As we approach the start of August, the Irish grain harvest has been underway for the past two weeks. In contrast to the 2018 harvest, early indications are that yield and quality are greatly improved. The first cereal to be harvested in Ireland is always winter barley. Sown in late September and early October this crop has a nine month growing period. For all growers, the harvest is always eagerly anticipated in order to see the fruits of their labour.
On the back of a very favourable growing season, barley crops have performed excellently. Irish grain yields are among the highest in the world, with production this year ranging between 8.5 and 11 tonnes per hectare at moisture contents of 14% - 18% (160 -200 bushels per acre for any North American readers!). Winter grown barley is exclusively used by the domestic animal feed trade, as opposed to spring grown barley which is commonly used in the brewing and distilling industries to produce many of Ireland’s favourite whiskeys and beers.
Unlike in many grain growing regions throughout the world, a relatively high value is place on the straw portion of any cereal crop in Ireland. Sectors in which straw finds demanding markets are from livestock farmers, the equine sector and the mushroom growing industry. Given the abundance of grassland in Ireland, pasture based dairy, beef and sheep farms are the dominant farming enterprises. A relatively low national cereal growing area (260,000 hectares or approximately 7% of Irish farmland) results in a keen demand for straw from livestock farmers.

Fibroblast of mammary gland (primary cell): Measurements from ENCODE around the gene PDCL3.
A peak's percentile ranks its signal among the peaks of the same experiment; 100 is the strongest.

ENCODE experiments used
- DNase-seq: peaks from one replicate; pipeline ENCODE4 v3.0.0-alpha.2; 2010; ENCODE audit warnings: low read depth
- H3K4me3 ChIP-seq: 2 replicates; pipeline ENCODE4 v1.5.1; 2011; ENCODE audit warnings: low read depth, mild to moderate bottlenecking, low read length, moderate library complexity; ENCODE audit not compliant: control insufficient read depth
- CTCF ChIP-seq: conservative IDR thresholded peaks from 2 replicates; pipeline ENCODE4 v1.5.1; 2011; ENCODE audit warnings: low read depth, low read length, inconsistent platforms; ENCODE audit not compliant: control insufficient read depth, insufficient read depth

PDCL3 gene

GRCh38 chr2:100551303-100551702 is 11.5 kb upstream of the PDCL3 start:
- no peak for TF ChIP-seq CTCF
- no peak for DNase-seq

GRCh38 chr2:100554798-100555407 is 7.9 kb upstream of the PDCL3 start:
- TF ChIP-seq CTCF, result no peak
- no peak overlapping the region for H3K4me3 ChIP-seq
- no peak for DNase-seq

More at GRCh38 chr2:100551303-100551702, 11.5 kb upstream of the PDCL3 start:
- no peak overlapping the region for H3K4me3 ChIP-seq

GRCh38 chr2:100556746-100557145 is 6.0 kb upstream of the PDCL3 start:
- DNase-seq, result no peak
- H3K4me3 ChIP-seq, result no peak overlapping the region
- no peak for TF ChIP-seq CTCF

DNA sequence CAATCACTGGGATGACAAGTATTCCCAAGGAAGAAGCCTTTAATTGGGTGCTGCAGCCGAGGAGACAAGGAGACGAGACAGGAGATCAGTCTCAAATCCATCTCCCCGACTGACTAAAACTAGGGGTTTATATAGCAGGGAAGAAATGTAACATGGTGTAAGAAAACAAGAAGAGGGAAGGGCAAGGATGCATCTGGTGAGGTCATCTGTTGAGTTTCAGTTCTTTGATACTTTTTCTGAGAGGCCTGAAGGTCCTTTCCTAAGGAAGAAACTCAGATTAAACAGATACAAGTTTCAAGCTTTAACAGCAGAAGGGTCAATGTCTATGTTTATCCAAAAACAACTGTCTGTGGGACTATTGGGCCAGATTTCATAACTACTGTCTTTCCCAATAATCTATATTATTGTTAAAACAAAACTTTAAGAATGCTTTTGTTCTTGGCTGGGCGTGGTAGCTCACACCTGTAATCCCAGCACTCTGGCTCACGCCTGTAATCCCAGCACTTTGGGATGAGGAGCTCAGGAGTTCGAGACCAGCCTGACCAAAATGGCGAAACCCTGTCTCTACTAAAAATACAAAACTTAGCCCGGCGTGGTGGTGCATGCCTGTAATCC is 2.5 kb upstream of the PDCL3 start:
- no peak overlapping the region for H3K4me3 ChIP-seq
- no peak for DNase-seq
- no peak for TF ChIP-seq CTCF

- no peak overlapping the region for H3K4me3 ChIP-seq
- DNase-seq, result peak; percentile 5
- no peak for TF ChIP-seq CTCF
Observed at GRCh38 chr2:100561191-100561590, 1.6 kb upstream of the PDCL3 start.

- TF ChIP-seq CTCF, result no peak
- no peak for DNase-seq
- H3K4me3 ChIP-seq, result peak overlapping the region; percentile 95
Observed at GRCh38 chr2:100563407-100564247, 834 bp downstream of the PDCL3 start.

Golden straw , a valuable commodity around any livestock farm ,whether it's to bed new born calves to keep a healthy environment , used as part of a diet for cows , replace silage when ad lib feeding meal to bulls , bedding for livestock and of course it's FYM value to boot ! pic.twitter.com/z2WKLmLqBz— Bobby Miller (@bobbymiller73) July 25, 2019
Straw is used for both bedding and feeding animals during their winter housing period. In recent years, it has not been uncommon to see the price of straw matching the price of grain on a per tonne basis. From last years highs, straw prices have returned to about €18-€20 per 4x4 round bale (equating to €120 per tonne)
Spring barley a few weeks away still but this is our last field of winter barley, @KWSUKLtd @Goldcrop Tower, race to have it finished before the rain this evening! #harvest19 @AgrilandIreland pic.twitter.com/OtXOIJrlTD— Declan Buttle 🚜 (@Decbuttle) July 29, 2019
A certain percentage of straw is used to produce mushroom compost. The straw is finely chopped and added to other compostable materials to produce a growing medium for the very important mushroom growing industry in Ireland.
If you would like to learn more about Irish grain growing or wish to take a tour with us and visit such farms in person, then contact us today on firstname.lastname@example.org or +353 87 2227869.